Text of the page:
Prior to expiration of the term of the initial license granted under subsection (a) or the expiration of any subsequent renewal of such license, the Corporation shall submit to the Commission an application for the renewal of such license. Such renewal application shall demonstrate that, during the preceding license term, the Corporation has met the duties and obligations set forth under this Act. A renewal license granted under this paragraph shall be for a term of not to exceed 10 years.

(c)

Facilitation of transition

The Commission shall take all actions necessary to facilitate the transition of the existing public safety broadband spectrum to the Public Safety Broadband Corporation established under section 202.

202.

Establishment of Public Safety Broadband Corporation

(a)

Establishment

There is authorized to be established a private, nonprofit corporation, to be known as the Public Safety Broadband Corporation, which is neither an agency nor establishment of the United States Government or the District of Columbia Government.

(b)

Application of provisions

The Corporation shall be subject to the provisions of this Act, and, to the extent consistent with this Act, to the District of Columbia Nonprofit Corporation Act (sec. 29–301.01 et seq., D.C. Official Code).

(c)

Residence

The Corporation shall have its place of business in the District of Columbia and shall be considered, for purposes of venue in civil actions, to be a resident of the District of Columbia.

(d)

Powers under DC Act

In order to carry out the duties and activities of the Corporation, the Corporation shall have the usual powers conferred upon a nonprofit corporation by the District of Columbia Nonprofit Corporation Act.

(e)

Incorporation

The members of the initial Board of Directors of the Corporation shall serve as incorporators and shall take whatever steps that are necessary to establish the Corporation under the District of Columbia Nonprofit Corporation Act.

203.

Board of Directors of the Corporation

(a)

Membership

The management of the Corporation shall be vested in a Board of Directors (referred to in this subtitle as the Board), which shall consist of the following members:

(1)

Federal members

The following individuals, or their respective designees, shall serve as Federal members:

(A)

The Secretary of Commerce.

(B)

The Secretary of Homeland Security.

(C)

The Attorney General of the United States.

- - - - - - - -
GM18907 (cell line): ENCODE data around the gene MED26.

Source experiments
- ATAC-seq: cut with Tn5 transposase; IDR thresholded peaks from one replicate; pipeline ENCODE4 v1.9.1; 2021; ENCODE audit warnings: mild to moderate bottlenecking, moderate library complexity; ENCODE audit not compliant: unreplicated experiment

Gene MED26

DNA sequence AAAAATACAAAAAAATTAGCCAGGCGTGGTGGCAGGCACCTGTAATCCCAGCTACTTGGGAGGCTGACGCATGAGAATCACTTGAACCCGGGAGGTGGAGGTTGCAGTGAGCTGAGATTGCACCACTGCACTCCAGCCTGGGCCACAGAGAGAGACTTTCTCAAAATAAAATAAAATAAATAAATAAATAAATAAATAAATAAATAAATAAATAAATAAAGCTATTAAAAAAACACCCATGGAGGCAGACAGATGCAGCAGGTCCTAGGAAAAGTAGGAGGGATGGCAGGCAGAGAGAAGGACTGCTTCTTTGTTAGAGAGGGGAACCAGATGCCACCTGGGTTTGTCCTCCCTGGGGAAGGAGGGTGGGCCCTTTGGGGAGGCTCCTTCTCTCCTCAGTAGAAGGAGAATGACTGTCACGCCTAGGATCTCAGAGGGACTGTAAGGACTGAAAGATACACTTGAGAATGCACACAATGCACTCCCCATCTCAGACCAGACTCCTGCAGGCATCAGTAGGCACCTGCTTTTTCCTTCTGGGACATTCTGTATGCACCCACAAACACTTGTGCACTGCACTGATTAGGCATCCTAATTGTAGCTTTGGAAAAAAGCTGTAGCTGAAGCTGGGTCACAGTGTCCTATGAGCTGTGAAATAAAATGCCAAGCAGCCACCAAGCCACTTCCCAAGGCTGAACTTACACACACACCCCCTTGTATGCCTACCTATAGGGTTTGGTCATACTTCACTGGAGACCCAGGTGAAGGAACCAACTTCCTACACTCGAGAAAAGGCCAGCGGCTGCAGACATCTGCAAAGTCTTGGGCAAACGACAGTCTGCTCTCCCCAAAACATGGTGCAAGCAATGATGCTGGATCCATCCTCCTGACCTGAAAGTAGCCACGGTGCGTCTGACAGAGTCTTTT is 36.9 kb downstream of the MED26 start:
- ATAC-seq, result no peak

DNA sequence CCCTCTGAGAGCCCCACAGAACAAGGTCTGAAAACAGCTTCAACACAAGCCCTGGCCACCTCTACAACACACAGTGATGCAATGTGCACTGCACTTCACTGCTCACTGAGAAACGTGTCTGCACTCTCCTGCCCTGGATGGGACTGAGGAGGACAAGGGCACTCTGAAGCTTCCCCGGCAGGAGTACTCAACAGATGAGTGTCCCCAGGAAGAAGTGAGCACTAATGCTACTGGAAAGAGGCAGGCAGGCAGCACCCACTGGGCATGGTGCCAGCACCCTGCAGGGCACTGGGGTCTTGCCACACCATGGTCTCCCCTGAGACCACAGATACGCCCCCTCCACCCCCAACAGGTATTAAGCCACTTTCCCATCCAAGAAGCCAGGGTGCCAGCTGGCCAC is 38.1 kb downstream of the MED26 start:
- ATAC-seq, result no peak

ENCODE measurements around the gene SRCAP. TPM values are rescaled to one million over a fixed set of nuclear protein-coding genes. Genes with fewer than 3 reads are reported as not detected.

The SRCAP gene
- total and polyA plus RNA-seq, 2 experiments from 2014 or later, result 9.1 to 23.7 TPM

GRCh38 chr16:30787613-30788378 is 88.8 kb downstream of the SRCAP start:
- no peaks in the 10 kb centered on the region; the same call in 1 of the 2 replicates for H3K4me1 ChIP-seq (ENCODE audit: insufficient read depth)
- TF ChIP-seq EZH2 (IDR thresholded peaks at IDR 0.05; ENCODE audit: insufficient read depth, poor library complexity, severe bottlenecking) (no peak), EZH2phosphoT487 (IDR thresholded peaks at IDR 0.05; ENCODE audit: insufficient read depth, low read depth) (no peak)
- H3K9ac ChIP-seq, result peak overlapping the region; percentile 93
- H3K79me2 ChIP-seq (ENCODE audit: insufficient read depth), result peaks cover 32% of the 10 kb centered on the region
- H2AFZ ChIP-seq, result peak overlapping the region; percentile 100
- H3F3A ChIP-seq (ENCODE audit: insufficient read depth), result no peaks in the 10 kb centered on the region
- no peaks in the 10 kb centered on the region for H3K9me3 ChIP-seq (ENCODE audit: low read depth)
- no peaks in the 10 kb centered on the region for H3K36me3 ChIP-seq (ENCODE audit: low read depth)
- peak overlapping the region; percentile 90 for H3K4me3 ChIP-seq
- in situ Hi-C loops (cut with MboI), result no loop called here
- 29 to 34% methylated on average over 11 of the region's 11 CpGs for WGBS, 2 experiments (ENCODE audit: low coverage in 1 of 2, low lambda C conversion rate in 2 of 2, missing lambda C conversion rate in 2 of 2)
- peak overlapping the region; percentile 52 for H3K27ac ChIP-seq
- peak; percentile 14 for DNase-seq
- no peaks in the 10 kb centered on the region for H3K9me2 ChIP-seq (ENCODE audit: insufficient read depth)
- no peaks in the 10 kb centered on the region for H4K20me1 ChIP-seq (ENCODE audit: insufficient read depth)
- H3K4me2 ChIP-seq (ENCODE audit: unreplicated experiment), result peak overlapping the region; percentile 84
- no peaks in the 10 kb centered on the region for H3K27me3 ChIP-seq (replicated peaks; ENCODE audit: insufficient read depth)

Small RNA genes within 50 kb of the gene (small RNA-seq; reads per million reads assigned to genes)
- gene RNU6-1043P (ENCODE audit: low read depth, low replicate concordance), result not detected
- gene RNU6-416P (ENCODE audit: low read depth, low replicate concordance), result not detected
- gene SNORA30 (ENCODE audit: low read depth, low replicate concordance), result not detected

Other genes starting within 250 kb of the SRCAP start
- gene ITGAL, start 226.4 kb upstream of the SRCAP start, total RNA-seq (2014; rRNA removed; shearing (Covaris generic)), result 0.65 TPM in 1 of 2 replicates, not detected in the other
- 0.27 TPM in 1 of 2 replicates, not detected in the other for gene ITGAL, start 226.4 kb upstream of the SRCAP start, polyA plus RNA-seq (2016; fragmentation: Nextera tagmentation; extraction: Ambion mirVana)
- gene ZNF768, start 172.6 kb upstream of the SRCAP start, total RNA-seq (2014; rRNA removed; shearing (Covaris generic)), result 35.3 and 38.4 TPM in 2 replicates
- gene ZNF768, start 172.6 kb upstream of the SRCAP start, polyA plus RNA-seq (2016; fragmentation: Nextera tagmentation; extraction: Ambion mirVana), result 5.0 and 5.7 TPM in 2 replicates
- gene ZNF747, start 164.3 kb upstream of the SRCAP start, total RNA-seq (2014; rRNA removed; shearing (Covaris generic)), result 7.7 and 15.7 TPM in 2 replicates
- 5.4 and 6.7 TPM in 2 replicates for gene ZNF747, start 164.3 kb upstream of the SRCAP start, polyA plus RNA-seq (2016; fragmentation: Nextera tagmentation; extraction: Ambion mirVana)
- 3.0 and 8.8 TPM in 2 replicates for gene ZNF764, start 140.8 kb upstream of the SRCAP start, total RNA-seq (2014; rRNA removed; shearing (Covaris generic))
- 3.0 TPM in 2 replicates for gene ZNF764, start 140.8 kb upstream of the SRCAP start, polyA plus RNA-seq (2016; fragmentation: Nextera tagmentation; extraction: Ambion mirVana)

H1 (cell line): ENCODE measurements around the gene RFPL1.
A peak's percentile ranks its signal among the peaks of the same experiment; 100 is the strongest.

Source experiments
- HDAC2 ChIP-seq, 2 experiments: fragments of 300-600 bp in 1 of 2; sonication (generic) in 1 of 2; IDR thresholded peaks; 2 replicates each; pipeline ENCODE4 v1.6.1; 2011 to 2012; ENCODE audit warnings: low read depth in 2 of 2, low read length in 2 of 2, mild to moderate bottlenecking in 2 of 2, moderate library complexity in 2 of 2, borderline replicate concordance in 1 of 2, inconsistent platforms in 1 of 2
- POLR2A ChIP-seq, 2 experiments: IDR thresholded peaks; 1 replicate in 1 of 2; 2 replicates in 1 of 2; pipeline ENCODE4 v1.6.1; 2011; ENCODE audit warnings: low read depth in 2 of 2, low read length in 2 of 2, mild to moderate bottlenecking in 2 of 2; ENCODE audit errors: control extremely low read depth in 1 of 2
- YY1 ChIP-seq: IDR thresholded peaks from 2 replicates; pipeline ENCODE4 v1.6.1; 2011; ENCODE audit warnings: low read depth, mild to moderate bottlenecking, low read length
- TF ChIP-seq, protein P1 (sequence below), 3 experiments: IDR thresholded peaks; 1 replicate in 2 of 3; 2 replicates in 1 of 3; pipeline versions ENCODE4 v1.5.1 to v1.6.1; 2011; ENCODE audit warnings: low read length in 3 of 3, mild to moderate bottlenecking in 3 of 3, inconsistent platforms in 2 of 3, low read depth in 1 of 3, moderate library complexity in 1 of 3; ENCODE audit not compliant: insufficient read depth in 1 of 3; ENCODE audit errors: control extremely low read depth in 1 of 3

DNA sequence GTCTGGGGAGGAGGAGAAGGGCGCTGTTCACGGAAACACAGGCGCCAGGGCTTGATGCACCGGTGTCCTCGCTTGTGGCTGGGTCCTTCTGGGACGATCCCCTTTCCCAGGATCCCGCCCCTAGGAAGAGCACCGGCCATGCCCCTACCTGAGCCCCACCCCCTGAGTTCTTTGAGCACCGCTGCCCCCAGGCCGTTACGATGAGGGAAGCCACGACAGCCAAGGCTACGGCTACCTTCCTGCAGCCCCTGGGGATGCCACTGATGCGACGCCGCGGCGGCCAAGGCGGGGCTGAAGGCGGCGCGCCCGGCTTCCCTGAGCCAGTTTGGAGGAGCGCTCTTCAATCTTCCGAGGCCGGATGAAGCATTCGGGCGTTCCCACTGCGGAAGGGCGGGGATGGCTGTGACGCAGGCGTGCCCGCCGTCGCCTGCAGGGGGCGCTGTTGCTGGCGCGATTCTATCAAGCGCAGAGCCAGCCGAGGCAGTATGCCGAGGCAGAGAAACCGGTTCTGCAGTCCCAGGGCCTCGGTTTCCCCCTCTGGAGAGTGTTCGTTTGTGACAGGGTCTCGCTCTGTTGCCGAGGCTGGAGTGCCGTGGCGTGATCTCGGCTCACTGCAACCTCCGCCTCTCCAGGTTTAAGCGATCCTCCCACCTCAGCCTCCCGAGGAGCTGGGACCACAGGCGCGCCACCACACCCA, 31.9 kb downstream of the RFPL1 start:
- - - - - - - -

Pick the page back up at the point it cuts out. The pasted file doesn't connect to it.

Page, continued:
(D)

The Director of the Office of Management and Budget.

(2)

Non-Federal members

(A)

In general

The Secretary of Commerce shall appoint 11 individuals to serve as non-Federal members of the Board.

(B)

State and local interests to be represented

In making appointments under subparagraph (A), the Secretary of Commerce, in consultation with the Secretary of Homeland Security and the Attorney General of the United States, should—

(i)

appoint at least 3 individuals to represent the collective interests of the States, localities, tribes, and territories;

(ii)

seek to ensure geographic and regional representation of the United States in such appointments; and

(iii)

seek to ensure rural and urban representation in such appointments.

(C)

Public safety interests to be represented

In making appointments under subparagraph (A), the Secretary of Commerce should appoint at least 3 individuals who have served or are currently serving as public safety professionals.

(D)

Required qualifications

(i)

In general

Each non-Federal member appointed under subparagraph (A) should meet at least 1 of the following criteria:

(I)

Public safety experience

Knowledge and experience in the use of Federal, State, local, or tribal public safety or emergency response.

(II)

Technical expertise

Technical expertise and fluency regarding broadband communications, including public safety communications.

(III)

Network expertise

Expertise in building, deploying, and operating commercial telecommunications networks.

(IV)

Financial expertise

Expertise in financing and funding telecommunications networks.

(ii)

Expertise to be represented

In making appointments under subparagraph (A), the Secretary of Commerce shall appoint—

(I)

at least one individual who satisfies the requirement under subclause (II) of clause (i);

(II)

at least one individual who satisfies the requirement under subclause (III) of clause (i); and

(III)

at least one individual who satisfies the requirement under subclause (IV) of clause (i).

(E)

Independence

(i)

In general